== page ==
Proverb: “Греби от зивота с малката лажичка, а не с черпака”
Transliteration: Grebi ot zivota c malkata lazichka, a ne c cherpaka.
Literal translation: Take from life with the small spoon, not with the ladle.
Meaning: Don’t do so much at once that you can’t enjoy the sweetness of life.
This is a Bulgarian proverb I heard from my mother when I went home for one weekend. She said it to me when we were talking about my college life and I was feeling overwhelmed by all the meetings, classes, and work I had to do. She encouraged me to slow down and perhaps limit my activities so I could better enjoy my time in college, and as we were speaking in Bulgarian, she mentioned this proverb.
I asked her more about it, and she said it was related to “бяло сладко,” (byalo cladko) or “white sweets”, which is a small dessert served in delicate plates or saucers alongside an appropriately sized spoon and a glass of water, to offset the sugary taste. Since the spoon is very small, only miniature bites can be taken of the sweet, but that way it lasts longer and one can relish the dessert much better than they could if they ate the sweet all at once. “White sweets” is a traditional Bulgarian dessert, so it naturally lends itself to folk sayings.
My mother also mentioned that there was another similar saying: “шоколада се яде по малко” (shokolada ce yade po malko), meaning “you eat chocolate only little by little.” Beyond this phrase serving as a dietary suggestion, it again indicates that life should be appreciated in small bites and small moments. One should not guzzle down all the desserts or become greedy in getting too much of a good thing. Additionally, as Bulgaria has been mostly agrarian and many people have been relatively impoverished, they would naturally value small enjoyments and appreciating the simple things in life. Both these proverbs reflect that state of mind. They also gave me a craving for a sugary or chocolaty dessert, which I indulged in, and most importantly, it relieved some of my stress from my classes.
Proverb: Помогни си сам да ти помогне и Господ.
Transliteration: Pomogni ci cam da ti pomogne i Gospod.
Literal Translation: Help yourself so that God may help you too.
Meaning: God helps those who help themselves.
This proverb urges people to act as well as to have faith in God. Not many things can be accomplished only through prayer or self-pity, so actions must be taken in order to reach success.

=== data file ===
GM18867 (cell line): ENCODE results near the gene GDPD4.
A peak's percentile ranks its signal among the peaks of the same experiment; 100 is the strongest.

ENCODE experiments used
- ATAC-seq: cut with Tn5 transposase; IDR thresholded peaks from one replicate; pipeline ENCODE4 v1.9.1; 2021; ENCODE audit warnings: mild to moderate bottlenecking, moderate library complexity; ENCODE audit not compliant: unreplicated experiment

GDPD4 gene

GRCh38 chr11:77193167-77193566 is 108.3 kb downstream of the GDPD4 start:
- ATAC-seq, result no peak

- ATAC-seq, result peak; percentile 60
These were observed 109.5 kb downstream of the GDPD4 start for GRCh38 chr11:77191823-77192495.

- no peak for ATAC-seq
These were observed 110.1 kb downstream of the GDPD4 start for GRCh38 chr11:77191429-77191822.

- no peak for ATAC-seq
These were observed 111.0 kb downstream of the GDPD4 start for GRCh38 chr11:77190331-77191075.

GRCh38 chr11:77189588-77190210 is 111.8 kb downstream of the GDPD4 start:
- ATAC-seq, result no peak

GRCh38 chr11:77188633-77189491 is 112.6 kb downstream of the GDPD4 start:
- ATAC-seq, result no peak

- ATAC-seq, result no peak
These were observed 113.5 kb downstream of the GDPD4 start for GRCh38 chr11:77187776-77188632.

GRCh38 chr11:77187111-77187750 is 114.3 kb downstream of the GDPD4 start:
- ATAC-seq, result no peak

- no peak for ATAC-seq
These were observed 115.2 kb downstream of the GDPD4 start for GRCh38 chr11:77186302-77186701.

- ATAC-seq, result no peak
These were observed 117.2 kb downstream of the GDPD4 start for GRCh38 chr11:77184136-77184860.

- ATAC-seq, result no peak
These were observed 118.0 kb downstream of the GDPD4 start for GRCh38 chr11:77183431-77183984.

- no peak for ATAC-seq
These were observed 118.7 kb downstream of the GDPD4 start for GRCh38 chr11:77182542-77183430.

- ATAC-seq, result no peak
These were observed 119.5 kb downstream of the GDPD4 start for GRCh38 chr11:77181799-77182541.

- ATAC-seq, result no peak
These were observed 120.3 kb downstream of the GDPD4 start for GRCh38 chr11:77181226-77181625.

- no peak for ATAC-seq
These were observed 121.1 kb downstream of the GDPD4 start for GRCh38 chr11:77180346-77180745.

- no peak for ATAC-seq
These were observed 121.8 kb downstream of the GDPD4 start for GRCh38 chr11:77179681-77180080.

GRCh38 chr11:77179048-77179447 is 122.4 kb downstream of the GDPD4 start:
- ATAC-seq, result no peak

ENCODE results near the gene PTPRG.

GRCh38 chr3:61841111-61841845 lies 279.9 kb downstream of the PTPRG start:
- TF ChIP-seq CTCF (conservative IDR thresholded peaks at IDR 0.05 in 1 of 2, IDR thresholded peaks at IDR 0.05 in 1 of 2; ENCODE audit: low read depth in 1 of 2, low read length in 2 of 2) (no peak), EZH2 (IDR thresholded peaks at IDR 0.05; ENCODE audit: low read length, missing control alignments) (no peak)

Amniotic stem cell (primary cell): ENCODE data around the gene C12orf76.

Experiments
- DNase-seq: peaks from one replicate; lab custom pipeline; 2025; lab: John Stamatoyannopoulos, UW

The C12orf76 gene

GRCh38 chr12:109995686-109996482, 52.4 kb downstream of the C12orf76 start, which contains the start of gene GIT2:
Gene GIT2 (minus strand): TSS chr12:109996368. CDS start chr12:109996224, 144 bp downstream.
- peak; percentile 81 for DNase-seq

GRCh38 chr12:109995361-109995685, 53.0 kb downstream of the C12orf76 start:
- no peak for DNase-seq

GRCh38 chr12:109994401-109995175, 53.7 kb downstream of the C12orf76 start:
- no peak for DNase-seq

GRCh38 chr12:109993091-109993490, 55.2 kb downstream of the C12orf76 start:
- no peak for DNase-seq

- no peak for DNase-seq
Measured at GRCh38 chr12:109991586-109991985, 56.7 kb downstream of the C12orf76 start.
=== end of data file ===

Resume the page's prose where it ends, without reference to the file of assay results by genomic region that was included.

My mother told me this during spring break when she was urging me to apply for a program I wanted to get into but I wasn’t sure I had a chance. She encouraged me with this proverb, claiming that I had to put in the effort so I could at least have the potential, and theoretically, if God saw how hardworking I was, he would reward me.
This saying is similar to the American one, “You can’t win until you try,” though with a more religious emphasis. The proverb indicates that the Orthodox Church is prevalent inBulgaria, and that the culture encourages people to both work hard and to be strong in their faith.
Proverb: От последната харка, юнаци стават
Transliteration: Ot poclednata hapka, yunaci ctavat.
Translation: From the last bite, heroes are made.
Meaning: You have to finish all the food on your plate, especially the last bite, if you want to be strong.
I have heard this expression used multiple times throughout my childhood at nearly every meal. Whenever I had felt full and did not wish to finish everything on my plate, my grandparents and parents would insist I ate the last few bites, because otherwise I would not be strong as a hero or heroine. I had not heard the expression in a while, as it is reserved for children, but during spring break when I was home with my family, I heard it again when my younger brother, who is twelve, did not want to eat the remainder of his dinner. My mother prodded him to finish off his plate, reminding him that unless he ate everything, (in this case he was lagging on eating his salad), he would become a hero.
The motive behind the phrase is clear: caretakers want the children to eat all healthy components of their meals and be strong, and they encourage them to do so by comparing the kids to heroes. The word for hero, as it’s used inBulgaria, typically refers to the legendary Krali Marko, who was incredibly strong and brave, sort of like a Slavic Superman. Every youngster would hear tales about him and naturally wish to emulate such an incredible man. My grandparents would continue the expression by adding that even the strongest man was once a child, though he was a dutiful one who ate everything on his plate, and thus he became a great hero. It would be very difficult for any young person to refuse this offer, and my brother and I grudgingly ate the remainder of our meals each time we were reprimanded.
I should also note that although the term for hero is masculine in the expression, it would be used universally for both boys and girls. Female children such as myself were encouraged and urged to eat our dinners in their entirety as much as male children.